The headline above is not designed to make young heads explode, It’s really not. But it might.
Before getting to why that might be, consider why the headline is a credible statement. The evidence is, in total, overwhelming.
Here’s a 2023 headline from an anti-hydrocarbons website: “China, India lead US$534 billion global gas pipeline build out.” The article notes that globally, over 59,000 kilometres of transmission pipeline are under construction and an additional 151,000 kms are proposed (for reference, the earth’s circumference is 40,000 kms).
That’s just the growth, and that’s just the bigger transmission lines. Natural gas pipeline distribution systems are made up of large transmission lines and then smaller distribution systems. I have not been able to find a statistic for the combined length of the total global distribution system, perhaps none exists, but consider the U.S.’s pipeline system characteristics: The U.S. has over 300,000 miles of natural gas transmission lines, and about 2.2 million miles of smaller distribution pipelines – the ones that get gas to customers.
Those numbers, and particularly that ratio, give some examples of the staggering size of the global natural gas infrastructure system. And natural gas is used almost everywhere.
According to a gas infrastructure tracking site, about 130 countries in 2022 either have existing natural gas pipeline systems or have some in development.
Perhaps the most pertinent aspect of the 130-country statistic is that 103 countries as of December 2022 are developing natural gas transmission pipelines, with a total length of 210,000 kms, or more than five times the earth’s circumference.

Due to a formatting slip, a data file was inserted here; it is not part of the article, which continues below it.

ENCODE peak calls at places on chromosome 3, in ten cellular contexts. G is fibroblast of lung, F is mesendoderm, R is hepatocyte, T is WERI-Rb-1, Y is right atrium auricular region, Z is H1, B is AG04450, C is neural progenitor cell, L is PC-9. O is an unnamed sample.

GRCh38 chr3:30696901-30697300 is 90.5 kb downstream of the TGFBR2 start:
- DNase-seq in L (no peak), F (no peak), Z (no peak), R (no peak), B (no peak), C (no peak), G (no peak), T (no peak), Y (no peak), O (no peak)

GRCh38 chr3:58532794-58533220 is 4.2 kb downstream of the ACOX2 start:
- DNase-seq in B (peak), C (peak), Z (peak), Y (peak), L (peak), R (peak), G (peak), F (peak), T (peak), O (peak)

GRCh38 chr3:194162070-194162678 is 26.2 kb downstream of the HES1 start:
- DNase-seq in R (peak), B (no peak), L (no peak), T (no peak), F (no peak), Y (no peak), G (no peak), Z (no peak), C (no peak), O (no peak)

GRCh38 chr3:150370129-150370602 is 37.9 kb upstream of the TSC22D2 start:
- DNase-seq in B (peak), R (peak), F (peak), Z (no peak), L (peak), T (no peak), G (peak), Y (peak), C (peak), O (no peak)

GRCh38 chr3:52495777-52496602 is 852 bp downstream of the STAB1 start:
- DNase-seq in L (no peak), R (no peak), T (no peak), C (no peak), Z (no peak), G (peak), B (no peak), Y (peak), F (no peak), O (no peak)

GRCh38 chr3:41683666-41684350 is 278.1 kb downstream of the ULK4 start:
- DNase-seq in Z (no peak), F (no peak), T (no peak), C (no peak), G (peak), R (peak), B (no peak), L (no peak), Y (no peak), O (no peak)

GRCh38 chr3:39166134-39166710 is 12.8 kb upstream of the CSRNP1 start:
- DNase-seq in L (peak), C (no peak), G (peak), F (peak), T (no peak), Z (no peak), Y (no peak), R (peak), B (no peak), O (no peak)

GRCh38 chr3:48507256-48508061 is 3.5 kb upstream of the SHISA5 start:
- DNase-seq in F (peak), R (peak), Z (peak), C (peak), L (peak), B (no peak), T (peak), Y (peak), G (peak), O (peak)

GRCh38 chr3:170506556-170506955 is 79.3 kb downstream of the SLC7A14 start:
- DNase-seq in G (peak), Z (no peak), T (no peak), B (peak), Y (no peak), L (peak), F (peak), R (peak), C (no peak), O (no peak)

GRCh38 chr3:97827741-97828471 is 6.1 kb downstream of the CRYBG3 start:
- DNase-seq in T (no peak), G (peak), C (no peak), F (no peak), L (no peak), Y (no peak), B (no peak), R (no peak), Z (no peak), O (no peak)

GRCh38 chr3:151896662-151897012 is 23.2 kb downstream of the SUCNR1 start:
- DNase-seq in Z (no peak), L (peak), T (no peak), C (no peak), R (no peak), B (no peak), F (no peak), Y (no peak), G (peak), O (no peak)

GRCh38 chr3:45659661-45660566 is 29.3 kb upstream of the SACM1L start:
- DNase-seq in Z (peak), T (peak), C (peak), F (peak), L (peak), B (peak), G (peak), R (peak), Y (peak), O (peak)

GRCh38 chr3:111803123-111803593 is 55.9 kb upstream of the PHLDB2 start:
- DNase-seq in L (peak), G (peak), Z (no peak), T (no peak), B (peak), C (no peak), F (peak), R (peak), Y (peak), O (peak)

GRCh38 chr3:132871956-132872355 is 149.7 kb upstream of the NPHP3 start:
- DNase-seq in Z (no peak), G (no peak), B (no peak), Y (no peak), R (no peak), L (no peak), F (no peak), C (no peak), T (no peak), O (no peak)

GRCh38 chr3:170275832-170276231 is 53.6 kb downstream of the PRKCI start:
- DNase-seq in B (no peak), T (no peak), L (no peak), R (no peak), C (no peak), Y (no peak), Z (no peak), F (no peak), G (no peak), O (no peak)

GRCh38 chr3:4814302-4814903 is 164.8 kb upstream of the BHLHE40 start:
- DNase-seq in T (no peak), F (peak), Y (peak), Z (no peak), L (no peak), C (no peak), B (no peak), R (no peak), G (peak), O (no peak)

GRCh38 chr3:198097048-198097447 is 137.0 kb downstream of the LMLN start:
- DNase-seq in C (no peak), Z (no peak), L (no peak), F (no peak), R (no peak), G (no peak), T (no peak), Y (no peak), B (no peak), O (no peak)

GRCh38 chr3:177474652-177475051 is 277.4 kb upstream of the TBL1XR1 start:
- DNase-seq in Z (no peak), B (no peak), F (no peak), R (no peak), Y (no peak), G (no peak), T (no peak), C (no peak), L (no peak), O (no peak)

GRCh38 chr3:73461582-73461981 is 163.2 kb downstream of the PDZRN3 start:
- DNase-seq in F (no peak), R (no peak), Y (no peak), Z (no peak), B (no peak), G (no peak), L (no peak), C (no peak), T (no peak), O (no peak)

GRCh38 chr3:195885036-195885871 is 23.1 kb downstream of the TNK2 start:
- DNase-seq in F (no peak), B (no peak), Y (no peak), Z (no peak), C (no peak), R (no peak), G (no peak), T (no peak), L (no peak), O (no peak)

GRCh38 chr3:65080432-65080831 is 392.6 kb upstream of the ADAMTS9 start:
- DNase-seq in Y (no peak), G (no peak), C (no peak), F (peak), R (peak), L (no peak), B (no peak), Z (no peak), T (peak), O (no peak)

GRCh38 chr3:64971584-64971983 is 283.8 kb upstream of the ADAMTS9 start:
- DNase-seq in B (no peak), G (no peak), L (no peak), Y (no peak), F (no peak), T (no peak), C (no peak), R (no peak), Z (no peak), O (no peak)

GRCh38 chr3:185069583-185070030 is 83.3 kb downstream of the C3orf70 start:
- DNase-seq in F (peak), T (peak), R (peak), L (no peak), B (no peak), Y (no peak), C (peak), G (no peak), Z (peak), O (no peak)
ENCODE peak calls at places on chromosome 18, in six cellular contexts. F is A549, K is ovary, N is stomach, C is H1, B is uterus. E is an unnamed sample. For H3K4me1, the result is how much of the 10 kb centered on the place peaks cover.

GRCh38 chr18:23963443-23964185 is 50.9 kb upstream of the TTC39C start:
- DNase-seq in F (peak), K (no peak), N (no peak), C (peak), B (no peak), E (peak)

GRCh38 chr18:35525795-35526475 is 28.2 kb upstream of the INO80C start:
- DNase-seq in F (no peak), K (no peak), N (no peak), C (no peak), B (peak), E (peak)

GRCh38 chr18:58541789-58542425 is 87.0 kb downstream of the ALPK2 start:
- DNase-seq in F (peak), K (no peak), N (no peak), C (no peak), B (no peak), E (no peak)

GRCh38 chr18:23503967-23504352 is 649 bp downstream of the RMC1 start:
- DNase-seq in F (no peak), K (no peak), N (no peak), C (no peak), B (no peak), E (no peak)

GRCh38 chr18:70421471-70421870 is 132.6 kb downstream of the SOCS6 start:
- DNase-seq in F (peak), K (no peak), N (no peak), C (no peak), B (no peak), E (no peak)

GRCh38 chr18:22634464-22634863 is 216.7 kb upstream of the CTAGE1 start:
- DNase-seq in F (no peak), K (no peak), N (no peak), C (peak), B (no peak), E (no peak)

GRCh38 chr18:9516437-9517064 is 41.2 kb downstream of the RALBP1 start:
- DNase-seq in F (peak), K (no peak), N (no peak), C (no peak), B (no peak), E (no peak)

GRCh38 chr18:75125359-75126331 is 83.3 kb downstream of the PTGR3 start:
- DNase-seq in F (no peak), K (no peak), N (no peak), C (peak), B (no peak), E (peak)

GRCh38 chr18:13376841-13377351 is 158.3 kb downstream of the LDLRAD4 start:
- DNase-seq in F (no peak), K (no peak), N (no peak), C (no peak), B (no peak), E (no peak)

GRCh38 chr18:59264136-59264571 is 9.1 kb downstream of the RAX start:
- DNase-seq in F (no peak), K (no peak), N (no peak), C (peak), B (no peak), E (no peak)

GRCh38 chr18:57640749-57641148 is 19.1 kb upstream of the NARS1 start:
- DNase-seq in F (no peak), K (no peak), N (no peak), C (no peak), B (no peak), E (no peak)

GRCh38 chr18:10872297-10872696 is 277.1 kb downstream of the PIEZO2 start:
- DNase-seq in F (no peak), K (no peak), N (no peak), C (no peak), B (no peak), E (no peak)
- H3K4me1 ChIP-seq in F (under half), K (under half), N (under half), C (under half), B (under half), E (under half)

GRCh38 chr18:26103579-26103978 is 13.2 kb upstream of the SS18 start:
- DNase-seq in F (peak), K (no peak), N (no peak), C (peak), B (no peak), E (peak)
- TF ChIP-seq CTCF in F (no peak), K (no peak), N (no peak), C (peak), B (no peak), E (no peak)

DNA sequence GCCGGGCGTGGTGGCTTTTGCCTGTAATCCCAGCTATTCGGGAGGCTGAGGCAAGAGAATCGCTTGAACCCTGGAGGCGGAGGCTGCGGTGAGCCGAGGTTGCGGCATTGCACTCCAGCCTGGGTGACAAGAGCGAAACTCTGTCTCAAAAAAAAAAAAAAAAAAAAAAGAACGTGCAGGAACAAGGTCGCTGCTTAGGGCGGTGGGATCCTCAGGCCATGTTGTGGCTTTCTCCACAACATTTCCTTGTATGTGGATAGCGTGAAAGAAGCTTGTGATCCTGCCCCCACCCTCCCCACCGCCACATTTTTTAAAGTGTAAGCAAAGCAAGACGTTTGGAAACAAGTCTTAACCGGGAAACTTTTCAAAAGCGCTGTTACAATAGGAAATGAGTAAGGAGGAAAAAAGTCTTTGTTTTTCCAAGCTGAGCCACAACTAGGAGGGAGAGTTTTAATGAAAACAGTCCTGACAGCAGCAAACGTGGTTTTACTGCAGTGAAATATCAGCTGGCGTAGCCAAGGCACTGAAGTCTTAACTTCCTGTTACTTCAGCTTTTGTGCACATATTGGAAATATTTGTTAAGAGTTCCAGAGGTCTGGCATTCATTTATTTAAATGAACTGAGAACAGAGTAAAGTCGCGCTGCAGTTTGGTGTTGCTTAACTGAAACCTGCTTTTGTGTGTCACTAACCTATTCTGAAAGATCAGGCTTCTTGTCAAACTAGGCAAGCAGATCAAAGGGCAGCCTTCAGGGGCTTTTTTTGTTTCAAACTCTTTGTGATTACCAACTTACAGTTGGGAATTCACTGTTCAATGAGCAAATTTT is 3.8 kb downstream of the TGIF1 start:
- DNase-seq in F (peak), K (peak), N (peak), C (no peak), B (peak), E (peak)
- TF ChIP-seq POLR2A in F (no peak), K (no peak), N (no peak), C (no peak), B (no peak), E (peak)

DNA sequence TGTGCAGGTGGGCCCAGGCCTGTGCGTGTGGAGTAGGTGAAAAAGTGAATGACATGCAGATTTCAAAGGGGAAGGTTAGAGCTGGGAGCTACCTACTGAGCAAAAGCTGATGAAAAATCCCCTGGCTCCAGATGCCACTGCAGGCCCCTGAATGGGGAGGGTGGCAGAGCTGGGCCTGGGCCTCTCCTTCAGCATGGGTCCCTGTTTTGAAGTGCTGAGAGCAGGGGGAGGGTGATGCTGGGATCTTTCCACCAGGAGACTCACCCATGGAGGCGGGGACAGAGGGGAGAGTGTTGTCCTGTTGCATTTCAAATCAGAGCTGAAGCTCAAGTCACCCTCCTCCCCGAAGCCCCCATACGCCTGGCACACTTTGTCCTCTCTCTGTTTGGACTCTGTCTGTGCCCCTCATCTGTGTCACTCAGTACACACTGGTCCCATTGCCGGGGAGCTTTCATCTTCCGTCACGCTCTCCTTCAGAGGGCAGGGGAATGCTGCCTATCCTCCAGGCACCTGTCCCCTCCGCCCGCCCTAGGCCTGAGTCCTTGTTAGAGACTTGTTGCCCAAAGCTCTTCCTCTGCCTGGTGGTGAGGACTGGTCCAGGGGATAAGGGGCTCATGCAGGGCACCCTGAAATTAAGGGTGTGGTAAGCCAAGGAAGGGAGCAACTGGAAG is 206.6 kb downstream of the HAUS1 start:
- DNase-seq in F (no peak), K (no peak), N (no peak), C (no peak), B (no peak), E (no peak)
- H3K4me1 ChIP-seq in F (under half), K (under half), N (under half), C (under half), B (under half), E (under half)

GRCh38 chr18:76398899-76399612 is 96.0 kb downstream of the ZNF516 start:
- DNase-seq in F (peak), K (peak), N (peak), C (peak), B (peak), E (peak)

You may read in the news that net zero 2050 is upon us, and that the fossil fuel industry is in terminal decline, full of stranded assets that will be made obsolete in a few decades because of the sheer will of governments and a very boisterous cheering section.
Yet the world isn’t acting that way at all. The U.S. is undergoing an LNG expansion boom, one that isn’t too scared of stranded assets – according to SP Global, in 2022 there were 23 LNG offtake contracts signed with a term of 20 years or greater. Another nine were signed with terms from 15-20 years.
These contracts are backstopping what is expected to be a 15 billion cubic feet per day (bcf/d) expansion of the U.S.’ LNG export capability within the next decade. Canada will eventually add a significant amount to that tally, as will Mexico.
That’s the western world. Here’s what Africa has to say: This is from the Gas Exporting Countries Forum, of which many members are African: “Unfortunately, the issue of African energy access has rarely been reported or prioritised, despite African energy consumption per capita being the lowest globally. In light of the need for a secure, affordable, and sustainable energy source to fuel economic growth and alleviate poverty in Africa, all the available energy options will continue to be relevant…the abundance of natural gas and the proven efficiency of combined cycle gas turbines (CCGTs) in power generation make it a suitable complement to renewables in Africa’s just transition plan.
The continent’s primary energy demand is expected to increase by 82 per cent from 860 Mtoe in 2021 to 1,565 Mtoe by 2050 (Figure 5). Sub-Saharan Africa is expected to account for 84 per cent of this growth amid higher living standards, signaling better access to energy and improvements in the energy poverty problems. Natural gas will be responsible for around 30 per cent of Africa’s total energy demand increase.”